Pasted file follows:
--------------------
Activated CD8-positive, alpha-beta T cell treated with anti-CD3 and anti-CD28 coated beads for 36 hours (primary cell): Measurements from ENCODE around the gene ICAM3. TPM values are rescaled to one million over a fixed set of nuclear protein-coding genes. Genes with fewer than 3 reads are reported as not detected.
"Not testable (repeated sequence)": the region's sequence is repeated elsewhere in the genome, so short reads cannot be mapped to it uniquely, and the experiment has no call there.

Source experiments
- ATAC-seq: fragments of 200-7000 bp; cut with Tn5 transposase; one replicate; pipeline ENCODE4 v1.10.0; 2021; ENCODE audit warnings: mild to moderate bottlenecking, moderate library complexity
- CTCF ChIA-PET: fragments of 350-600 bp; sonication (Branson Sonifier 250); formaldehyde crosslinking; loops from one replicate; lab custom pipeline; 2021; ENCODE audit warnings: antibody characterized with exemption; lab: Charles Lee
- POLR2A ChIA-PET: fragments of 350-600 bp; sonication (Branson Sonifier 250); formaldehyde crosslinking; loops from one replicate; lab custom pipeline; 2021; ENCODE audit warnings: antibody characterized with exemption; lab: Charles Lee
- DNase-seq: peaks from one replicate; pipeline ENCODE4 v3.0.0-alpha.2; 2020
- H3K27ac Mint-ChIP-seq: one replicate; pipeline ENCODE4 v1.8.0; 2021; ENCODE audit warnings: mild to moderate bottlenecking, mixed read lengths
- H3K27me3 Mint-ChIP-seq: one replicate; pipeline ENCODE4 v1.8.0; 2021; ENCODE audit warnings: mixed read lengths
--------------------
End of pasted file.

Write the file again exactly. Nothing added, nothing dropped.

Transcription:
Activated CD8-positive, alpha-beta T cell treated with anti-CD3 and anti-CD28 coated beads for 36 hours (primary cell): Measurements from ENCODE around the gene ICAM3. TPM values are rescaled to one million over a fixed set of nuclear protein-coding genes. Genes with fewer than 3 reads are reported as not detected.
"Not testable (repeated sequence)": the region's sequence is repeated elsewhere in the genome, so short reads cannot be mapped to it uniquely, and the experiment has no call there.

Source experiments
- ATAC-seq: fragments of 200-7000 bp; cut with Tn5 transposase; one replicate; pipeline ENCODE4 v1.10.0; 2021; ENCODE audit warnings: mild to moderate bottlenecking, moderate library complexity
- CTCF ChIA-PET: fragments of 350-600 bp; sonication (Branson Sonifier 250); formaldehyde crosslinking; loops from one replicate; lab custom pipeline; 2021; ENCODE audit warnings: antibody characterized with exemption; lab: Charles Lee
- POLR2A ChIA-PET: fragments of 350-600 bp; sonication (Branson Sonifier 250); formaldehyde crosslinking; loops from one replicate; lab custom pipeline; 2021; ENCODE audit warnings: antibody characterized with exemption; lab: Charles Lee
- DNase-seq: peaks from one replicate; pipeline ENCODE4 v3.0.0-alpha.2; 2020
- H3K27ac Mint-ChIP-seq: one replicate; pipeline ENCODE4 v1.8.0; 2021; ENCODE audit warnings: mild to moderate bottlenecking, mixed read lengths
- H3K27me3 Mint-ChIP-seq: one replicate; pipeline ENCODE4 v1.8.0; 2021; ENCODE audit warnings: mixed read lengths